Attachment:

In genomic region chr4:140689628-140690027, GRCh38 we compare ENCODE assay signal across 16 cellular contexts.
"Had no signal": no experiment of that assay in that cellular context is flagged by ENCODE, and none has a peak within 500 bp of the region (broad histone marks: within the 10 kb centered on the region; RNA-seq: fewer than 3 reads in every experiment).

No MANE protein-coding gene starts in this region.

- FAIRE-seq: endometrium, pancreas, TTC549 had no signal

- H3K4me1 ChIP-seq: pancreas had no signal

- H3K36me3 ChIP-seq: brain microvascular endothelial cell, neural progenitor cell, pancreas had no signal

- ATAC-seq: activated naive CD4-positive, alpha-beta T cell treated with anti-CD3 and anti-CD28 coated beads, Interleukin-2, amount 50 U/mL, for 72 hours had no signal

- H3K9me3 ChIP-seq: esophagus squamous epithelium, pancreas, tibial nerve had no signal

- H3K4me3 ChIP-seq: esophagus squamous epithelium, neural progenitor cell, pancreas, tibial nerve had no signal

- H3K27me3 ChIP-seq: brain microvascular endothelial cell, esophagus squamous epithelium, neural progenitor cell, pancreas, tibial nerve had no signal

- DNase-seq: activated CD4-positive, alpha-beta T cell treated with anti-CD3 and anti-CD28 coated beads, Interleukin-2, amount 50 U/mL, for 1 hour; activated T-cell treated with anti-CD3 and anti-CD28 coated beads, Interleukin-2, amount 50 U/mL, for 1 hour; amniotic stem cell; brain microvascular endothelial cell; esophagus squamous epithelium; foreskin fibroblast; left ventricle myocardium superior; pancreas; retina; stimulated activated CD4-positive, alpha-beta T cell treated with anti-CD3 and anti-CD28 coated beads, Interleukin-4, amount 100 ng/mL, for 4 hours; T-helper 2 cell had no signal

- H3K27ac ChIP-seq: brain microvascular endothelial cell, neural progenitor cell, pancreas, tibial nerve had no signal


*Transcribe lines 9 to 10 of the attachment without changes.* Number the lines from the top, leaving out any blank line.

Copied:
- H3K4me3 ChIP-seq: esophagus squamous epithelium, neural progenitor cell, pancreas, tibial nerve had no signal

- H3K27me3 ChIP-seq: brain microvascular endothelial cell, esophagus squamous epithelium, neural progenitor cell, pancreas, tibial nerve had no signal